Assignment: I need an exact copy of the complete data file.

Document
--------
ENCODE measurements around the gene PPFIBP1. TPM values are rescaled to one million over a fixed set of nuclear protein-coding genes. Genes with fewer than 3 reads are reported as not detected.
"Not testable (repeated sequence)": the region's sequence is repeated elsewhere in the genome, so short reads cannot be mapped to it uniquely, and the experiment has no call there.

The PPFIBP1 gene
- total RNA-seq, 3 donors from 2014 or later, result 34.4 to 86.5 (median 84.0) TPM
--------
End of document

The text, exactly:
ENCODE measurements around the gene PPFIBP1. TPM values are rescaled to one million over a fixed set of nuclear protein-coding genes. Genes with fewer than 3 reads are reported as not detected.
"Not testable (repeated sequence)": the region's sequence is repeated elsewhere in the genome, so short reads cannot be mapped to it uniquely, and the experiment has no call there.

The PPFIBP1 gene
- total RNA-seq, 3 donors from 2014 or later, result 34.4 to 86.5 (median 84.0) TPM